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Archive for Wednesday, May 19, 2010

Summer Food Program offers free meals for area youths

May 19, 2010

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Q: I heard a rumor that the Summer Food Program wasn’t going to be offered this year because of budget cuts. Is that true?

A: I’m thankful that’s only a BAD RUMOR! The Lawrence Summer Food Program is DEFINITELY ON for this summer. And we need everyone’s help to spread the word — it’s the best deal in town! Free meals are available to ALL youth between the ages of 1-18. (An adult must accompany anyone under the age of 4 years old.) Any adult may also purchase lunch for $3.10 and breakfast for $1.75.

To participate, all kids have to do is show up at one of the sites listed below. No, they do not have to qualify for the reduced or free lunch school program in order to come. No, they do not need to be participating in a program at any of the sites in order to come. No ... no ... no, there is no paperwork, no registration, no proof of citizenship, no proof of income and no proof of age. And, no there is no fee to pay at all. I know this sounds too good to be true, but it is legitimate, and the best way we know to help kids from going hungry during the summer.

The only requirement is that they must eat the food on site — that means anywhere on the grounds. In other words, they can’t just grab a lunch and hop in a vehicle and take off.

The Summer Food Program will be offered Monday through Friday, except for Edgewood and Central Junior High where it will be closed on Friday. Pay close attention to the dates and times as they vary from one location to another.

Lunch & breakfast sites:

• Central Junior High School, 1400 Mass.

June 1 - June 24 (Monday-Thursday), 8 - 8:30 a.m., 11:30 a.m. - 12 noon

• East Lawrence Recreation Center, 1245 E. 15th St.

June 1 - Aug. 6 (excluding July 5), 8:30 - 9 a.m., noon - 1 p.m.

Lunch-only sites:

• Broken Arrow Park, 29th and Louisiana

June 1 - Aug. 6 (excluding July 5), noon - 1 p.m.

• Edgewood, 1600 Haskell

June 1 - July 29 (excluding July 5), Monday-Thursday, noon - 1 p.m.

• South Park Recreation Center, 1141 Massachusetts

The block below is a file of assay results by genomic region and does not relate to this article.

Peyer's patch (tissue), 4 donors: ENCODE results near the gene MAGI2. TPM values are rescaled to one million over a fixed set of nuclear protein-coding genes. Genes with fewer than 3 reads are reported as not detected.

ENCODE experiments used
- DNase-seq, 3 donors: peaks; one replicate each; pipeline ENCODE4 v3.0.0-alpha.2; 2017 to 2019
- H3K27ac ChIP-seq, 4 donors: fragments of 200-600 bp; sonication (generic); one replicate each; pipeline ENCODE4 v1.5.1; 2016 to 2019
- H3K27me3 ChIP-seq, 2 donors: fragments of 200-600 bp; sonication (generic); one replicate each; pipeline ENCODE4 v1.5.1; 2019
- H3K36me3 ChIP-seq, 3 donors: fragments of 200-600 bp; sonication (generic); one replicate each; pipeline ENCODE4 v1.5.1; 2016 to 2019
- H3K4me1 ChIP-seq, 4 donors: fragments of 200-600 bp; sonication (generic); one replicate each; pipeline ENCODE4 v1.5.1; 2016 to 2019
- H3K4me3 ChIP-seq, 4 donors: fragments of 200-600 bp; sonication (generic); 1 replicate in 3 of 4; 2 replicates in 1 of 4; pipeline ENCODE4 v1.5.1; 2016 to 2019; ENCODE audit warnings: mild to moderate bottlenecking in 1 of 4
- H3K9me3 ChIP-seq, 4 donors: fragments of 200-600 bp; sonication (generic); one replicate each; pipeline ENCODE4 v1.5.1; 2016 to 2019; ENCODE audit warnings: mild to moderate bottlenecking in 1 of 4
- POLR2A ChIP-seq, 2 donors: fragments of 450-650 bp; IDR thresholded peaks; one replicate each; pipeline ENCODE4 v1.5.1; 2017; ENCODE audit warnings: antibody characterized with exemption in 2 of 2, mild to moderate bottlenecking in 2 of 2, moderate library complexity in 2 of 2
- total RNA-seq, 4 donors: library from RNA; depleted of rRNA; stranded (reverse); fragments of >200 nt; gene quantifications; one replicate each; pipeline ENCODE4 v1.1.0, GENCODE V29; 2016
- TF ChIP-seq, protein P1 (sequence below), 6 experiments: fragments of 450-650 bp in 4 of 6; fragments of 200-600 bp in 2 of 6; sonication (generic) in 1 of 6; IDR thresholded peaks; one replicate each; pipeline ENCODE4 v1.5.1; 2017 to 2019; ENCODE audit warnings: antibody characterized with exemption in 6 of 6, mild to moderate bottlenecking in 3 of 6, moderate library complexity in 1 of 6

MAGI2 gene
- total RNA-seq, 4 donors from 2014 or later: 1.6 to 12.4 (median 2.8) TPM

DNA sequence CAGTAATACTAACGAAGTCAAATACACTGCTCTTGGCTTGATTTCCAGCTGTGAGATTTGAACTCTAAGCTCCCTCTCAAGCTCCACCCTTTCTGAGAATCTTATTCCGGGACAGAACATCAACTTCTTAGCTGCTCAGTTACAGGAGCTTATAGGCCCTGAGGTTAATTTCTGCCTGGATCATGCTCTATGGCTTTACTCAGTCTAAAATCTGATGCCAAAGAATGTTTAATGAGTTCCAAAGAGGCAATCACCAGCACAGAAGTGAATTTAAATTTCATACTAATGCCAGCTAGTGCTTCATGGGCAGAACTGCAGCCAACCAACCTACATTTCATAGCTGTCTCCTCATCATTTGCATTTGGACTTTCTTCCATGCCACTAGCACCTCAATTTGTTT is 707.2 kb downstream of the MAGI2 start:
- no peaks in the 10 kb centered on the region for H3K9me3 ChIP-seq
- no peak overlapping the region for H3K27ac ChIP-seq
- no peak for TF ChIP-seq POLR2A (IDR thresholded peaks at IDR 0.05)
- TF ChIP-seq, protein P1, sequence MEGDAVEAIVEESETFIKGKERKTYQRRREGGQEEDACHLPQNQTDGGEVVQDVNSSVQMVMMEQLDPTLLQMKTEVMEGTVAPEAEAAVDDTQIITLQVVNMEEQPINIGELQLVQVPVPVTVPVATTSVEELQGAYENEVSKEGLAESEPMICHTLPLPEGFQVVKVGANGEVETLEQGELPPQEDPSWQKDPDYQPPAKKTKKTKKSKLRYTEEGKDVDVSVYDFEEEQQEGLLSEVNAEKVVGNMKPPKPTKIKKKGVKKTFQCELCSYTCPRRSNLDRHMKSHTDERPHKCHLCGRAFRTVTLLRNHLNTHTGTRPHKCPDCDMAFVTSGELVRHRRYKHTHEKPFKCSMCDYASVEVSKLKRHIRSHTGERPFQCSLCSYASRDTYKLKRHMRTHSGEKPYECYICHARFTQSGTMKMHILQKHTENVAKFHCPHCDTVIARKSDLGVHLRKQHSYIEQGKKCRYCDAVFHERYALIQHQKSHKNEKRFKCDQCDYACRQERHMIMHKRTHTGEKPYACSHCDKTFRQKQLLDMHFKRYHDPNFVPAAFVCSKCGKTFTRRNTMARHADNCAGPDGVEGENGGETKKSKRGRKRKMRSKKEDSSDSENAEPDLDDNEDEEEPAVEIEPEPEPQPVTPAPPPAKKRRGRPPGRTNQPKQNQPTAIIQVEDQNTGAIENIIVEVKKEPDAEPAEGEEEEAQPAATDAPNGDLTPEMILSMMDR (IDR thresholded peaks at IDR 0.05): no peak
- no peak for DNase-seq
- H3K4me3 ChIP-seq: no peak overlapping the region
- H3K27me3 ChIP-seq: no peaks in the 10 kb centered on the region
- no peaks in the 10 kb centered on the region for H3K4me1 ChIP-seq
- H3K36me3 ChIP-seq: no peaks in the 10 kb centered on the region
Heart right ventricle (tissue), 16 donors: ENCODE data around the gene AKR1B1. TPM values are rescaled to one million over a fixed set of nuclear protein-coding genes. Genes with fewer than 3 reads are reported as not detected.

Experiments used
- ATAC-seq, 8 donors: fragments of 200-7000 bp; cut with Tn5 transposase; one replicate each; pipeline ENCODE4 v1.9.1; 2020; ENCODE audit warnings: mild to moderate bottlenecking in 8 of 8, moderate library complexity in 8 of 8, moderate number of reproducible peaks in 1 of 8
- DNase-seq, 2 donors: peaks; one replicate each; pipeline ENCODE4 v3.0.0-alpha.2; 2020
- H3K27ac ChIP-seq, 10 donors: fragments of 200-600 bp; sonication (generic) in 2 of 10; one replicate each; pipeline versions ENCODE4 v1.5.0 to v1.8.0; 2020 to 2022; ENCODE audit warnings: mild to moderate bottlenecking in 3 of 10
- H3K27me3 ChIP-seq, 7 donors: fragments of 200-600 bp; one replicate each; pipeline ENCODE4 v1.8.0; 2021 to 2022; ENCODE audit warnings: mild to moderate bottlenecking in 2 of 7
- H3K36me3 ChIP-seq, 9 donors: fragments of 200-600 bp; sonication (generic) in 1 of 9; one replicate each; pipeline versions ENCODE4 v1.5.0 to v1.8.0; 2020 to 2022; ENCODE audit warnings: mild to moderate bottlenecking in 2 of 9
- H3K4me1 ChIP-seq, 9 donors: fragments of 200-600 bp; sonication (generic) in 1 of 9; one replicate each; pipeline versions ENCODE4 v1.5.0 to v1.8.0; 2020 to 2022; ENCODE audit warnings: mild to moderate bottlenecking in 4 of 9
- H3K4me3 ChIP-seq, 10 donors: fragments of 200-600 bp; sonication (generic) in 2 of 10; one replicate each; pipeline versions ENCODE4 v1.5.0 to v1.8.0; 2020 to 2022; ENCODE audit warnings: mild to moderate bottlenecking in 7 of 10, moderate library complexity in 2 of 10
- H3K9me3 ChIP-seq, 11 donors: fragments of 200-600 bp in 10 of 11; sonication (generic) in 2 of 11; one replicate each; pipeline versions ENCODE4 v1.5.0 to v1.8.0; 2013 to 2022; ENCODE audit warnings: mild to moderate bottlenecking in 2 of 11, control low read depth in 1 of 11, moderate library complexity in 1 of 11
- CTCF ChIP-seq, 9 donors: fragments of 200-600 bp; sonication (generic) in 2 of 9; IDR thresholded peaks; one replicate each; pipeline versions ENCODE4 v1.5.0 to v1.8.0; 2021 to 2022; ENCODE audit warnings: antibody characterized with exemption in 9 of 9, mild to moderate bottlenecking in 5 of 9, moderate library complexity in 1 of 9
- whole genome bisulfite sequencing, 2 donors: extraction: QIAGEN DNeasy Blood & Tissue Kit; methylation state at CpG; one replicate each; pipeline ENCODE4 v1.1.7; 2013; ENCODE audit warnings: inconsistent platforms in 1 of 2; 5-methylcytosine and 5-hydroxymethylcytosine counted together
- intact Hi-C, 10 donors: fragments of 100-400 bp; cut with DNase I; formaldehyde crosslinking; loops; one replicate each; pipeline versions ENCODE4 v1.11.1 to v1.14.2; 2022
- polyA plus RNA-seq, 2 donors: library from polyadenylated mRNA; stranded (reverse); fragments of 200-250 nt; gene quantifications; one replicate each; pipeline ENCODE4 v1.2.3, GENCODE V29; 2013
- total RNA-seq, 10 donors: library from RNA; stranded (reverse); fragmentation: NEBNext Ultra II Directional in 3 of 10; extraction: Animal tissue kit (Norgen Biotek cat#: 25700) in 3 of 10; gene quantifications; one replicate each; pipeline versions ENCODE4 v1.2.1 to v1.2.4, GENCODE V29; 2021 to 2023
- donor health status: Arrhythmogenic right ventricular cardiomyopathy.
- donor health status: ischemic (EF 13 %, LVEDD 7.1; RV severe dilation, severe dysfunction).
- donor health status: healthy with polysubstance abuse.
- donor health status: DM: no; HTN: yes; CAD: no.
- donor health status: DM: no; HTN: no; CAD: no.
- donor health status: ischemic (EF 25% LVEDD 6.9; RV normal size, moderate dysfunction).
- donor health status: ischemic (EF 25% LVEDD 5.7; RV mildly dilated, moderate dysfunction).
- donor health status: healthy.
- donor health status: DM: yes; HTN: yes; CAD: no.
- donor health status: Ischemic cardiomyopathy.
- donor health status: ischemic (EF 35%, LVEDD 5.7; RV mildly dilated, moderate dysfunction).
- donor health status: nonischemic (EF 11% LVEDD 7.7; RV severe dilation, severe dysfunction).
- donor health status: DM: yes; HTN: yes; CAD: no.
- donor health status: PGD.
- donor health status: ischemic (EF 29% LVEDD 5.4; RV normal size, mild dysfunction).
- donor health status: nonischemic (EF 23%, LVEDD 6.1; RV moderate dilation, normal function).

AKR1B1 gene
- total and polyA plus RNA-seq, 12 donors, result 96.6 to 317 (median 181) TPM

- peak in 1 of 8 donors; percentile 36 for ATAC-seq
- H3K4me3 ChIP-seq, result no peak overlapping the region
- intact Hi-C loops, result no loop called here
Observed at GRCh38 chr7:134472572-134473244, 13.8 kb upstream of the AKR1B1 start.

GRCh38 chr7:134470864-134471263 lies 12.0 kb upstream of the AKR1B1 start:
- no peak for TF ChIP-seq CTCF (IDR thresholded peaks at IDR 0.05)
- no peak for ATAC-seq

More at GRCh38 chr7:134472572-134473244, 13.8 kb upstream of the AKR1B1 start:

June 1 - Aug. 6 (excluding July 5), noon - 1 p.m.

If you have additional questions about the Summer Food Program, just call me at 843-7058 or e-mail skrumm@ksu.edu.

Q: What is Greek yogurt?

A: One of the new “in” foods on the supermarket today is Greek yogurt. But Greek yogurt has been enjoyed by consumers worldwide for generations.

Open a container of Greek yogurt and you’ll find a thick, rich product. It is strained to remove the watery whey typically found in traditional yogurt.

It contains more protein, between 14 and 18 grams per six ounce portion, depending on the brand. Regular yogurt has less than 10 grams per 6 ounce portion. This can help you feel fuller on less. Studies show that consuming protein, as compared to carbohydrate and fat, promotes stronger feelings of fullness and tends to suppress food intake at the next meal.

Greek yogurt tends to be lower in sugar. Regular plain yogurt has 12 grams sugar per 6 ounces; Greek yogurt has 7 to 9 grams sugar. Buy plain Greek yogurt and add fruit and vanilla extract to it. If you need it a bit sweeter, add a sprinkle of sugar — it will still have less sugar than commercially purchased vanilla or fruit flavored yogurt.

On the downside, when whey is removed, it also takes away some calcium. Greek yogurt typically has 20 percent calcium compared to about 35 percent for regular yogurt.

Use Greek yogurt to replace sour cream in sauces and dips. It has about 135 calories per cup. Fat-free sour cream has 170 calories per cup; regular sour cream has 440 calories per cup. Greek yogurt also comes in reduced-fat and fat-free varieties.

The cost may deter some consumers, but you can make your own by putting regular yogurt in a strainer lined with a coffee filter, paper towels, or cheesecloth. Cover and refrigerate for several hours. The longer it drains, the thicker it gets.

Mushroom Stroganoff

Here’s a recipe for stroganoff using Greek yogurt:

4 tablespoons extra virgin olive oil

2 medium white onions, sliced

1 tablespoon paprika

1/8 teaspoon cayenne pepper

1 teaspoon finely grated lemon zest

1 pound mushrooms (button or cremini), sliced

1 cup vegetable broth

1/2 teaspoon Kosher coarse salt

1/2 teaspoon cracked black pepper

1/2 cup plain Greek yogurt mixed with 1 tablespoon flour

2 tablespoons Italian parsley, chopped

Heat the olive oil in a large nonstick skillet. Add the onions and sauté until tender and lightly browned, about 15 minutes. Stir in the paprika, red pepper, and lemon zest. Add the mushrooms and 1/2 cup of the vegetable broth. Cook, stirring occasionally, for about 10 minutes until the liquid is reduced. Season with salt and pepper. Add the remaining vegetable broth and heat through.

Remove the skillet from the stovetop. Allow to cool for about 2 minutes. Add yogurt and blend. Sprinkle with chopped parsley. Serve on 100 percent whole wheat noodles.

Makes 4 servings.

Nutrition Facts Per Serving (without noodles): 190 Calories, 15 g Total Fat, 2.5 g Saturated Fat, 0 g Trans Fat, 0 mg Cholesterol, 500 mg Sodium, 10 g Carbohydrates, 2 g Dietary Fiber, 5 g Sugar, 6 g Protein.

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